We had the good fortune of connecting with Barry Wolfryd and we’ve shared our conversation below.

Hi Barry, how do you think about risk?
It’s an awkward tight rope to wake. Taking risks more than ever seems to be part of ones daily life. With the virus just going out onto the street is now a challenge. As an artist risk is just part and parcel of the carrier and life style. Risk is a double-edged sword. The circumstance and effects of decisions one takes measure our actions and motives; the challenges presented, the goals to accomplish and methods used. There is a psychic quality to taking risks both conscious and unconscious behavior are involved. It is sword that swings both ways. In the sense the results of ones actions and trails are both calculated and spontaneous. One of the two sometimes being more effective than the other and much depending on circumstance, effort and some luck! For sure much of my life without a doubt came down to taking big risk and on many occasions it was a spontaneous choice without thinking about consequences, results or others to be frank. It was more about the process and where it was going to take me without even having an emotional or cognitive map. But this is ART! When we stand in front of a canvas, a blank page, a block of stone we are on the perilous edge of risk taking. Even the artist or creative with a planned attack can not predict with certainty an exact out come. Art and life are not quantified by alga rhythms. Google and Tweeter may differ in their opinion. Jumping into the unknown is what risk demands. My move to Mexico to conclude my art studies was a major risk factor that helped to establish me in my profession. I had no idea what I was headed to or what was before me except for some vague romantic notions that soon disappeared 6 month after arriving. But I kept it up. Taking risks in a culture and language that wasn’t miner to own. Pushing limits on others and myself. Inviting people around me, friends, partners, and family on certain occasions to jump of the cliff with me, with or without the parachute! I’ve not played it safe for most of my life and perhaps this (without delving to much into my personal past) was a leading reason for risk taking. Many things have brought me to where I find myself presently. One was an old Volkswagen van, great mentors, people believing in what you are doing and allot of confidence. I bring up confidence because it is a factor that involves much risk. To put yourself out there, to expose your process and work to a community or public is the biggest risk that an artist takes. As part of my process, when I finish a painting, sculpture or any piece I must be able to risk knowing that the work is complete. To be able to stand in front of the work put down the brush and just wake away. This act of confidence must be communicated to the observer. The work needs to transmit risk. They must be able to perceive that moment in front of a blank canvas and the risk that it takes with the first stroke. Fundamentally I believe part of my nature is built on taking chances. We are all hot wired differently but having a grasp of how you work personally gives you certain advantages. I really think that my carrier surely would not have taken off without risking a “normal everyday” life. The biggest risk I find myself in presently is to just keep it up, the work, the process of creating. The temptation to play it safe as one gets to a certain level in their carrier is always present and an easy road to follow. Being more mature in the work doesn’t meaning that you stop taking chances. Looking for the predictable or what’s opportune. It means that even more you need to keep risking. To work with what’s unknown, the new, to experiment and use the accidents and mishaps as fortunate partners in the search for a new vision to see the world and what you can do with it.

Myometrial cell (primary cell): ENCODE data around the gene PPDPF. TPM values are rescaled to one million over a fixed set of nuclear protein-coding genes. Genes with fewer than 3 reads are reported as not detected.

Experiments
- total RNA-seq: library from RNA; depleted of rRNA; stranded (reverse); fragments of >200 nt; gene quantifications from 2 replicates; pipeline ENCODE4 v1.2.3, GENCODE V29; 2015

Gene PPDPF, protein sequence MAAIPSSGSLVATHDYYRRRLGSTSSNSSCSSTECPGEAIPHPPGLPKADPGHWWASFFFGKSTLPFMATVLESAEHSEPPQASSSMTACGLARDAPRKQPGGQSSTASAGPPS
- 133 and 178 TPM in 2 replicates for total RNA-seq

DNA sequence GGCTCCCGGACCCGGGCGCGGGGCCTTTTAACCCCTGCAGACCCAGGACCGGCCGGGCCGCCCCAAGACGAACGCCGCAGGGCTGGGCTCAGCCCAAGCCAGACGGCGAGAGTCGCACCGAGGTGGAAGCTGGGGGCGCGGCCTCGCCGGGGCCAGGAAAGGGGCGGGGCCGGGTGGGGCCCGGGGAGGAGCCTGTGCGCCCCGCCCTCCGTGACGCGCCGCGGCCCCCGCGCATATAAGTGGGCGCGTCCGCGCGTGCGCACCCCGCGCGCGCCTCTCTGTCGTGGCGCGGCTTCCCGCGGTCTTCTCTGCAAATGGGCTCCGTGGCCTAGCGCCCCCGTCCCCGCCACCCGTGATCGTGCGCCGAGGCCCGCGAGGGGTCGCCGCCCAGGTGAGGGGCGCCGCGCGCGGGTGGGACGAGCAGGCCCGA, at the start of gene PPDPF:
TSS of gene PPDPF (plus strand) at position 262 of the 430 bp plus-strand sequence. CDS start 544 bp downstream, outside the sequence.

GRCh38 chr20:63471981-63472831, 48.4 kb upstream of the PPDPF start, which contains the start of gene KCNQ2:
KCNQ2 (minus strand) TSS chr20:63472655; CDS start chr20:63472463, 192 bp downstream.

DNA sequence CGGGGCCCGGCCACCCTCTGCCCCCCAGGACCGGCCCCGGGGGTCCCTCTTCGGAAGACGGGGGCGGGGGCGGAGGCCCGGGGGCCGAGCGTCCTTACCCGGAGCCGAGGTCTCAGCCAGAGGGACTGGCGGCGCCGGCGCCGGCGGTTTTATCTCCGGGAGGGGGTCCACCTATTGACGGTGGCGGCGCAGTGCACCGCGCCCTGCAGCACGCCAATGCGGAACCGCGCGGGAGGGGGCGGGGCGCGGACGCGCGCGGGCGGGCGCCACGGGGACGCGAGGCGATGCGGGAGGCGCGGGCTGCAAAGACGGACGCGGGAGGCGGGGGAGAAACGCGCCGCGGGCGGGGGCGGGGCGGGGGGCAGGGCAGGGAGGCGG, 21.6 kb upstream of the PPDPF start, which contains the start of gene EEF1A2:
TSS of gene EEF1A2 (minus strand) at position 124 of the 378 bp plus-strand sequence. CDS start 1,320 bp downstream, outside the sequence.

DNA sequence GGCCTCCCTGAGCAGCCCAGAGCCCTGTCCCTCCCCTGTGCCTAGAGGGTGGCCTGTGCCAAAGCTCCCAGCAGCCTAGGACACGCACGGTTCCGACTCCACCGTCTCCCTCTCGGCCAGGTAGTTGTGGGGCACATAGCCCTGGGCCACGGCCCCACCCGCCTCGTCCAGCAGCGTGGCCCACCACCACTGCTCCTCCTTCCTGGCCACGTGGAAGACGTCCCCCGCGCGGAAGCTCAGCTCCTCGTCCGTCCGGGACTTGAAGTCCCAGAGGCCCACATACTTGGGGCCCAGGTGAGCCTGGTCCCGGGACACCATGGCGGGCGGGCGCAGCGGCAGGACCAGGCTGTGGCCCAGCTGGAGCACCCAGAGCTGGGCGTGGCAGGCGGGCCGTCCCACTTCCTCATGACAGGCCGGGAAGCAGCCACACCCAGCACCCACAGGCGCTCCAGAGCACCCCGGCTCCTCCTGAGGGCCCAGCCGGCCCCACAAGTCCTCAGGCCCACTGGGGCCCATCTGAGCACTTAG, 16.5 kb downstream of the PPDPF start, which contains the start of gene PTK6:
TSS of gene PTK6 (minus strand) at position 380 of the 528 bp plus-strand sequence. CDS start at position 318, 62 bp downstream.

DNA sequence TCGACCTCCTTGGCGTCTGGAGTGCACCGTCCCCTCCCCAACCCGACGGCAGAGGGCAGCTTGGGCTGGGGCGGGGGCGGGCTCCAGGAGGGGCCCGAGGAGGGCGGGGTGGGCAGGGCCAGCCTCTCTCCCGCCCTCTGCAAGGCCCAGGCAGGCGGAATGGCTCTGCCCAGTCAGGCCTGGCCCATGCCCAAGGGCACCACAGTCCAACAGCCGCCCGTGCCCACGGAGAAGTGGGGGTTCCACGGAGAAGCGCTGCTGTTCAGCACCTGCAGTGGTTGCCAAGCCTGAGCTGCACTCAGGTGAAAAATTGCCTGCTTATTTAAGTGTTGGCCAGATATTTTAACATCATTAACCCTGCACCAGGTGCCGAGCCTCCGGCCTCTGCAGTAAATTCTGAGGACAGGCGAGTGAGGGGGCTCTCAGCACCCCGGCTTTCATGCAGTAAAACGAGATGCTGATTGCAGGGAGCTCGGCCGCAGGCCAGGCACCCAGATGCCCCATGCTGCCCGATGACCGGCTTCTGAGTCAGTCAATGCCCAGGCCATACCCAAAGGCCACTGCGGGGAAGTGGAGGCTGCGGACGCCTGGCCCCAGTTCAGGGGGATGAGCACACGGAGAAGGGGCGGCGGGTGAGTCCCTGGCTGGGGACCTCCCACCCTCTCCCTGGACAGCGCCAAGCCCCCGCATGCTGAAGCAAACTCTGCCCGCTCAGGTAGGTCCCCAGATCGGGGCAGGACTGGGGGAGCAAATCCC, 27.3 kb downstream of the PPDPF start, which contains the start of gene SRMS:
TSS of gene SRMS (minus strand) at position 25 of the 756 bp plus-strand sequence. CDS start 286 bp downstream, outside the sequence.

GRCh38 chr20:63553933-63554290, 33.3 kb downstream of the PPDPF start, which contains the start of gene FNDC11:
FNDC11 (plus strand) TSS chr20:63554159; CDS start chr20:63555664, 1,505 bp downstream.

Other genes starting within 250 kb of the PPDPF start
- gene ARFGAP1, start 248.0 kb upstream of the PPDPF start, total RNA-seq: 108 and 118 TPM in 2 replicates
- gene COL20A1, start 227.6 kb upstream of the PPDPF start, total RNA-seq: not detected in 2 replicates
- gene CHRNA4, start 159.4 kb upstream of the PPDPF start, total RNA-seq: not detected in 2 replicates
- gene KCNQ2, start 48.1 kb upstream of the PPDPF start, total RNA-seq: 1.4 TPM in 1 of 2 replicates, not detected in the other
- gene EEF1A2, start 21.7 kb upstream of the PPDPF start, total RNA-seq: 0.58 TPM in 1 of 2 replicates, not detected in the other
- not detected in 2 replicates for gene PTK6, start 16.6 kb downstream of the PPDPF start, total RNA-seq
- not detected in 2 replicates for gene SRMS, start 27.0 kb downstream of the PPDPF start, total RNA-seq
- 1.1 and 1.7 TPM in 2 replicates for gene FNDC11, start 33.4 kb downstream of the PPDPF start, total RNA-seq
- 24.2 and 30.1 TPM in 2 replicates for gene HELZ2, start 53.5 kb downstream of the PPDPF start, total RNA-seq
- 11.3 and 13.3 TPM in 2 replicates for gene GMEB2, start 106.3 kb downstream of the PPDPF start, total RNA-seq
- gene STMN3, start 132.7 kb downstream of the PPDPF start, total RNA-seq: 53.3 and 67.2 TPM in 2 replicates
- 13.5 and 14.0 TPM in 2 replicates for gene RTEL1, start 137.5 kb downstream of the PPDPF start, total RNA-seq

Let’s talk shop? Tell us more about your career, what can you share with our community?